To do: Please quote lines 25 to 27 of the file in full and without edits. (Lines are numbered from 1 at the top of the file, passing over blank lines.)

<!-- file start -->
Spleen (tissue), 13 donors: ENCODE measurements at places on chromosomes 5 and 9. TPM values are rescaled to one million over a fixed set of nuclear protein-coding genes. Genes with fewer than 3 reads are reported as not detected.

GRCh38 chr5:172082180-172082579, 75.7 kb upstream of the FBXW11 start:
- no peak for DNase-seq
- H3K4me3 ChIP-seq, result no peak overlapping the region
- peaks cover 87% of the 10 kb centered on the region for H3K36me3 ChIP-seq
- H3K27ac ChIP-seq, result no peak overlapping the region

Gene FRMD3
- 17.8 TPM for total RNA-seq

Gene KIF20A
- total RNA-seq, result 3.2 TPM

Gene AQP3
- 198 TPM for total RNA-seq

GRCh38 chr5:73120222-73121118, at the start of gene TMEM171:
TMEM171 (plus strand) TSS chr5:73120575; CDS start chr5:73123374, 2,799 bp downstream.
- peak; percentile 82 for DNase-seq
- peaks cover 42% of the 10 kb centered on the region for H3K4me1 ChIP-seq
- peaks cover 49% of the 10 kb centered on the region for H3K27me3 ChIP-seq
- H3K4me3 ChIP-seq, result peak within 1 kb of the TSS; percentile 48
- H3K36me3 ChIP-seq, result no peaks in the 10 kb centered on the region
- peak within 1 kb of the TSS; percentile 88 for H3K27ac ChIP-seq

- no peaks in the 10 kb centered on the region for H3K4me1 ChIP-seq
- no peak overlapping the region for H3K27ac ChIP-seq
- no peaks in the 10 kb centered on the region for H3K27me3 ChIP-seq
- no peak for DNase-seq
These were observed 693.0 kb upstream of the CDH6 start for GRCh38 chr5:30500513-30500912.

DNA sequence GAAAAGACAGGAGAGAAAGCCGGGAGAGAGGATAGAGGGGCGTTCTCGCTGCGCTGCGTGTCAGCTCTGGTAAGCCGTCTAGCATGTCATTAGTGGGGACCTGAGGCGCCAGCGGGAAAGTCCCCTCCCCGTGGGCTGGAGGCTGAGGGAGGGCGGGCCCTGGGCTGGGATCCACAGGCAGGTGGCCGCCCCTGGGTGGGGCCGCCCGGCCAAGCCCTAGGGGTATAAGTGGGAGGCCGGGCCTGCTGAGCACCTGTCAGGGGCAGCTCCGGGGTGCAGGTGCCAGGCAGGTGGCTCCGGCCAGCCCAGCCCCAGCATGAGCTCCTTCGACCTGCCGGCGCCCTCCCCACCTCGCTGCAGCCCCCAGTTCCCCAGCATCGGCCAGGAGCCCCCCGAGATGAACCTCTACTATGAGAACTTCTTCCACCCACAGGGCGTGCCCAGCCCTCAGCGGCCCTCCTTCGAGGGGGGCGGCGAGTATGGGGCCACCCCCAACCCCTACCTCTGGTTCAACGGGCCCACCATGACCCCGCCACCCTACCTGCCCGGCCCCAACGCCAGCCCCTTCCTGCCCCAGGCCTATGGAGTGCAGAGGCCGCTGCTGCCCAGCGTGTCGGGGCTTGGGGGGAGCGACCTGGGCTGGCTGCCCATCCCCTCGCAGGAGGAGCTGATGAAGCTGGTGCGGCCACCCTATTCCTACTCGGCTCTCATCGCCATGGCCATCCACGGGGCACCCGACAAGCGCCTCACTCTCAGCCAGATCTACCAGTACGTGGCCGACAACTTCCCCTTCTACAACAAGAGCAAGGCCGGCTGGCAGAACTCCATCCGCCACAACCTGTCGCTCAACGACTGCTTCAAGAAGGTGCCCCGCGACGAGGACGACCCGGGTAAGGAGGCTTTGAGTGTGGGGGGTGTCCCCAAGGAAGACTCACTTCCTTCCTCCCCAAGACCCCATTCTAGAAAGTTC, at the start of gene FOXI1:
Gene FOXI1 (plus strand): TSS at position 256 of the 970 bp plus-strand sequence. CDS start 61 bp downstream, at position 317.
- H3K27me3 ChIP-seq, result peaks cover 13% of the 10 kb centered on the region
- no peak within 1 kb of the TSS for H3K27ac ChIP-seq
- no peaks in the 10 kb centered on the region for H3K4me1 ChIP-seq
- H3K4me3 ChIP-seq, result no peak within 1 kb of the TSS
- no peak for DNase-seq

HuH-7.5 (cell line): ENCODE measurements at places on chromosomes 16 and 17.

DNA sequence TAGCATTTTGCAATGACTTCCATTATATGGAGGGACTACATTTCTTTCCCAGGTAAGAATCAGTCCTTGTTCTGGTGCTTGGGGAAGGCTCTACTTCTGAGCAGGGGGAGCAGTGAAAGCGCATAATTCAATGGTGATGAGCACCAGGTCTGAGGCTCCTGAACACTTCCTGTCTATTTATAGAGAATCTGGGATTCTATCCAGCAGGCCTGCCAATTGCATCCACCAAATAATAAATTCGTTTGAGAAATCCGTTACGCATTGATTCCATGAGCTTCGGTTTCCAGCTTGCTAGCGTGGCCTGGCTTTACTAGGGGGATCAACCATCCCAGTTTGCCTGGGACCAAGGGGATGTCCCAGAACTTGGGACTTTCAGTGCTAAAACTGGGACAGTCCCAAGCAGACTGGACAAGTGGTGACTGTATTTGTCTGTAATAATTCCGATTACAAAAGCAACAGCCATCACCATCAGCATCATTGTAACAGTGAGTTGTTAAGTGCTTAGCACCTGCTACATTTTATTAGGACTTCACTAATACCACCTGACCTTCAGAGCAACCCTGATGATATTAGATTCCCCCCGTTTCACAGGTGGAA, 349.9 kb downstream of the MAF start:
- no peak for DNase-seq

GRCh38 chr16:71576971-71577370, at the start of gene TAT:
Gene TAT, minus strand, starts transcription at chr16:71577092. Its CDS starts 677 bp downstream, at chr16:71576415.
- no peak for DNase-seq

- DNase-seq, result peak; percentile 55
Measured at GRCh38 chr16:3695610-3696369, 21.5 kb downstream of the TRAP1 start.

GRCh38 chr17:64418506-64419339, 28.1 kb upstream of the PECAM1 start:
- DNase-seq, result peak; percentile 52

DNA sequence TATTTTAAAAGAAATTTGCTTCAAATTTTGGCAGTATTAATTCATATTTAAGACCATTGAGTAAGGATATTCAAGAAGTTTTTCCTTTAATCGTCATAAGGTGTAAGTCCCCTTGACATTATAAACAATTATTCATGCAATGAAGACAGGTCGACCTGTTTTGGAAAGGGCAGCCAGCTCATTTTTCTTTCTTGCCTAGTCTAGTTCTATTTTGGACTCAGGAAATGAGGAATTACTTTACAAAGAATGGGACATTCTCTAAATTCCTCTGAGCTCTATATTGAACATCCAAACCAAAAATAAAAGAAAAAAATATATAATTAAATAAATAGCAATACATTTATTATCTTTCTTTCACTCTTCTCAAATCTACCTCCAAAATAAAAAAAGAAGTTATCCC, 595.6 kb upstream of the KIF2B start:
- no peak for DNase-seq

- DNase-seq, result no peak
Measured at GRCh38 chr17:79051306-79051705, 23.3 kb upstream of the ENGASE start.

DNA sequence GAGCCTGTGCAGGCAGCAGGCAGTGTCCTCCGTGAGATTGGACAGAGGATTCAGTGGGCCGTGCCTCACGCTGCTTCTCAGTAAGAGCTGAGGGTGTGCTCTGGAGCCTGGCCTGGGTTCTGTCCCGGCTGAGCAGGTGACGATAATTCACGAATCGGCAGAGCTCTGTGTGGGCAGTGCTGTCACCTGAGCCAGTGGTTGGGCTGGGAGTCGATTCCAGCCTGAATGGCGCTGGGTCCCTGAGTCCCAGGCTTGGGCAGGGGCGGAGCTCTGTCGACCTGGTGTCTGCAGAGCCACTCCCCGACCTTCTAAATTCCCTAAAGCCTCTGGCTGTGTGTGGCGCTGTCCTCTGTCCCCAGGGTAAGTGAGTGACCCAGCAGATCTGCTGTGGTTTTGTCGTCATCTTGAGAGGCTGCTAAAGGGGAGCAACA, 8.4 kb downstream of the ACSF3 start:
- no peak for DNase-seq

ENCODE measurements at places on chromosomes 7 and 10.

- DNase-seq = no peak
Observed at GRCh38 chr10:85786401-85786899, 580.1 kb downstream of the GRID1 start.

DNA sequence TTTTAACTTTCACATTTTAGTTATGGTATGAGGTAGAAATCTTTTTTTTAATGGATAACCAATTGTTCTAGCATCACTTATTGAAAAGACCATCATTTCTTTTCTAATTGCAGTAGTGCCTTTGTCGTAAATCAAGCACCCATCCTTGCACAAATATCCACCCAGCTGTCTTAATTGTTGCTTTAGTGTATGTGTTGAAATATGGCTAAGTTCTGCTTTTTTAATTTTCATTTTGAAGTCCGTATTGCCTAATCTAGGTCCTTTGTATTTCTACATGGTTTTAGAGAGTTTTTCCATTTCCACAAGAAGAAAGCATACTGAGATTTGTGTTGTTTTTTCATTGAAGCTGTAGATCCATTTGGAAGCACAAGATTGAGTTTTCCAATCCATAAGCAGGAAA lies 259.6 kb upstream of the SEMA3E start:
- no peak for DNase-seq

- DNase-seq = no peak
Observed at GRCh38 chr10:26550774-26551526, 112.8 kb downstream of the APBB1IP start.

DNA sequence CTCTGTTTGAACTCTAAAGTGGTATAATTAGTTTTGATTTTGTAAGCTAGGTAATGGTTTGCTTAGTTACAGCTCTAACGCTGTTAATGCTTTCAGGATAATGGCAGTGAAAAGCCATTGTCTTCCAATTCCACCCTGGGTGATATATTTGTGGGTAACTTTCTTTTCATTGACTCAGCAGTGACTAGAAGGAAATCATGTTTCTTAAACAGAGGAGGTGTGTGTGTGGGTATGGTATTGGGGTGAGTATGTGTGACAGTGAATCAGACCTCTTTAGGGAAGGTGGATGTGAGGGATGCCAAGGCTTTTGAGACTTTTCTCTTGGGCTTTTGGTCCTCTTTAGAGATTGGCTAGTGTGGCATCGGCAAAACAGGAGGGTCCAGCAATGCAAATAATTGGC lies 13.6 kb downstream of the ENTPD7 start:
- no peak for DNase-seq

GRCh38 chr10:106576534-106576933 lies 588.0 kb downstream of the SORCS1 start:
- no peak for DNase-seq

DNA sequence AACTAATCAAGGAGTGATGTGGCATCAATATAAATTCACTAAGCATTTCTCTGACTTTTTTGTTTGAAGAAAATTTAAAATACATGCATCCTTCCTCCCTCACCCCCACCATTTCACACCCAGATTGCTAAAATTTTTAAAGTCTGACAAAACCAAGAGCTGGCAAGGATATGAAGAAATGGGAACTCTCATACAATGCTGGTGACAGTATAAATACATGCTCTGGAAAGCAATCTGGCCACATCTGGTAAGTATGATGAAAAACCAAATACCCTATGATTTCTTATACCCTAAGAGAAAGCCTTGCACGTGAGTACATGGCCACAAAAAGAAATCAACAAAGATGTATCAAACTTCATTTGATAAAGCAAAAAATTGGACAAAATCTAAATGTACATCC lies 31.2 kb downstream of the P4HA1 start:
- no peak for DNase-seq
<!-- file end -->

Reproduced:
These were observed 693.0 kb upstream of the CDH6 start for GRCh38 chr5:30500513-30500912.

DNA sequence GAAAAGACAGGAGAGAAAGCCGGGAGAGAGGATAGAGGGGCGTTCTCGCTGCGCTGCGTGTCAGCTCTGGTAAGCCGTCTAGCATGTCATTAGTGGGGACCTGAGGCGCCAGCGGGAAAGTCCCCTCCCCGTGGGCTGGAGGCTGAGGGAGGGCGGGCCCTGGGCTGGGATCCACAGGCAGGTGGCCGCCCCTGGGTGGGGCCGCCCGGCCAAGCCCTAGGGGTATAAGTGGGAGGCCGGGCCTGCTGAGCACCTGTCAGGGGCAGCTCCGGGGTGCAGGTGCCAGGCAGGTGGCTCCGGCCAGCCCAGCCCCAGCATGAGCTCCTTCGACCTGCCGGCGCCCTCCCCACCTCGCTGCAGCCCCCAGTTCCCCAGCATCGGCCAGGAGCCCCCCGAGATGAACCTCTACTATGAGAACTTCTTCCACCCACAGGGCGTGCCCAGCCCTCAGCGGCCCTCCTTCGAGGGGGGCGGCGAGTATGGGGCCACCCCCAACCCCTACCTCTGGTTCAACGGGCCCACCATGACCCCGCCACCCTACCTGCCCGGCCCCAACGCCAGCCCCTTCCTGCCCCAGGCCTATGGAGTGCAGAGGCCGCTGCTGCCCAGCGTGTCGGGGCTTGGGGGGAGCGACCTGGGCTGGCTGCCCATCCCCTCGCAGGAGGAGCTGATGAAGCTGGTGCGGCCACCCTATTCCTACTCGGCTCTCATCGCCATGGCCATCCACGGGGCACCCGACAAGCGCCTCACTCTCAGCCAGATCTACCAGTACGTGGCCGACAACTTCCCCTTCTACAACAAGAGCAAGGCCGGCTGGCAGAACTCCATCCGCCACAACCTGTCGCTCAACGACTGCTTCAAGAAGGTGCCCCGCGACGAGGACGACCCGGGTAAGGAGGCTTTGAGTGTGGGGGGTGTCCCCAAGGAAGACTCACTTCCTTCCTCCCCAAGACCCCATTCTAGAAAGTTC, at the start of gene FOXI1:
Gene FOXI1 (plus strand): TSS at position 256 of the 970 bp plus-strand sequence. CDS start 61 bp downstream, at position 317.